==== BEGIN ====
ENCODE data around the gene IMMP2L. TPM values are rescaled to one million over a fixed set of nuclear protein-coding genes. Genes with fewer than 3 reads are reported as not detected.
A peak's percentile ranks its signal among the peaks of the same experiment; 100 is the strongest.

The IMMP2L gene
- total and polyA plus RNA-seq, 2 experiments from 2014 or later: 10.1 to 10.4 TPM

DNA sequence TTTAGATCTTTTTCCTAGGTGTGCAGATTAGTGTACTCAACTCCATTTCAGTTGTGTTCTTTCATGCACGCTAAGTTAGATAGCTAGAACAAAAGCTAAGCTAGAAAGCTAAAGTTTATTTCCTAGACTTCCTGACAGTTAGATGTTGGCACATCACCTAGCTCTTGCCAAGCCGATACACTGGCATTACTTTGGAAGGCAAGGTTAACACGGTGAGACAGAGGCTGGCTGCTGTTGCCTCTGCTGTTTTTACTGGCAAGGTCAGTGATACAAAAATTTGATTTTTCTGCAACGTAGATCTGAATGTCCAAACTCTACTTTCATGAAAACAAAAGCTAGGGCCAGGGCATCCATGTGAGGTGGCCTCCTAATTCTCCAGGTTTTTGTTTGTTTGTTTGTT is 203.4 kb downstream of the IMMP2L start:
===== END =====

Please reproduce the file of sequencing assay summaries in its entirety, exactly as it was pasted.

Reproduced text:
ENCODE data around the gene IMMP2L. TPM values are rescaled to one million over a fixed set of nuclear protein-coding genes. Genes with fewer than 3 reads are reported as not detected.
A peak's percentile ranks its signal among the peaks of the same experiment; 100 is the strongest.

The IMMP2L gene
- total and polyA plus RNA-seq, 2 experiments from 2014 or later: 10.1 to 10.4 TPM

DNA sequence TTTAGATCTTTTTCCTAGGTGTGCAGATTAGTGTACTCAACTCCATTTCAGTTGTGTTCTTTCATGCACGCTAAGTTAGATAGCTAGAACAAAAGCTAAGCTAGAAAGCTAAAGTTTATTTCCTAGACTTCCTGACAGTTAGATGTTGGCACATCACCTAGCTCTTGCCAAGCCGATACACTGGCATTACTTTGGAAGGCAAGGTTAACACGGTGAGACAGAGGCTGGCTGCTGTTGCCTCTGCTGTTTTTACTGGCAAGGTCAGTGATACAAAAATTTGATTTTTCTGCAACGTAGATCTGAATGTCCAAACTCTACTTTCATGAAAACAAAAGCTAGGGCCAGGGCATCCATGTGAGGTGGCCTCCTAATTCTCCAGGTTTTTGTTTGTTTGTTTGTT is 203.4 kb downstream of the IMMP2L start: